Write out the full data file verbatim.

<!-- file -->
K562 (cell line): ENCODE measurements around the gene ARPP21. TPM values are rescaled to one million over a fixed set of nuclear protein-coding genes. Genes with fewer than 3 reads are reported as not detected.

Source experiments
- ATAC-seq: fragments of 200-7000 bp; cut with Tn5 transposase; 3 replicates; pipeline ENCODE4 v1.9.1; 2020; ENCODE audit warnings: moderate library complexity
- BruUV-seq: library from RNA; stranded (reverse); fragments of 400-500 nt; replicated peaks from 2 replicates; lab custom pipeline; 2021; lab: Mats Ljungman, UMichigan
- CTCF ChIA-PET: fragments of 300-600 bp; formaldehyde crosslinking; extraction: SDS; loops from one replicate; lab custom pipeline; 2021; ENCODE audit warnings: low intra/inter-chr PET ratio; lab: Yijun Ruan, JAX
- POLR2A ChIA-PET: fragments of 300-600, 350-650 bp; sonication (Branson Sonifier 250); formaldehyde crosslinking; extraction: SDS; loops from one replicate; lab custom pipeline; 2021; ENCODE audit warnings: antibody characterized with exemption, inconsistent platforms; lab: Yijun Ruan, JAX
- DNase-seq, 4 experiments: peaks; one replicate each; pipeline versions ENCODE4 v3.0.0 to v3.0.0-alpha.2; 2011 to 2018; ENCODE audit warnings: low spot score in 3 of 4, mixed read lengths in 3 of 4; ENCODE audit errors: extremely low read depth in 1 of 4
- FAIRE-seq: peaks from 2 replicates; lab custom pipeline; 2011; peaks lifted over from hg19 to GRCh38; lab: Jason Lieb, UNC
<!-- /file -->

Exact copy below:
K562 (cell line): ENCODE measurements around the gene ARPP21. TPM values are rescaled to one million over a fixed set of nuclear protein-coding genes. Genes with fewer than 3 reads are reported as not detected.

Source experiments
- ATAC-seq: fragments of 200-7000 bp; cut with Tn5 transposase; 3 replicates; pipeline ENCODE4 v1.9.1; 2020; ENCODE audit warnings: moderate library complexity
- BruUV-seq: library from RNA; stranded (reverse); fragments of 400-500 nt; replicated peaks from 2 replicates; lab custom pipeline; 2021; lab: Mats Ljungman, UMichigan
- CTCF ChIA-PET: fragments of 300-600 bp; formaldehyde crosslinking; extraction: SDS; loops from one replicate; lab custom pipeline; 2021; ENCODE audit warnings: low intra/inter-chr PET ratio; lab: Yijun Ruan, JAX
- POLR2A ChIA-PET: fragments of 300-600, 350-650 bp; sonication (Branson Sonifier 250); formaldehyde crosslinking; extraction: SDS; loops from one replicate; lab custom pipeline; 2021; ENCODE audit warnings: antibody characterized with exemption, inconsistent platforms; lab: Yijun Ruan, JAX
- DNase-seq, 4 experiments: peaks; one replicate each; pipeline versions ENCODE4 v3.0.0 to v3.0.0-alpha.2; 2011 to 2018; ENCODE audit warnings: low spot score in 3 of 4, mixed read lengths in 3 of 4; ENCODE audit errors: extremely low read depth in 1 of 4
- FAIRE-seq: peaks from 2 replicates; lab custom pipeline; 2011; peaks lifted over from hg19 to GRCh38; lab: Jason Lieb, UNC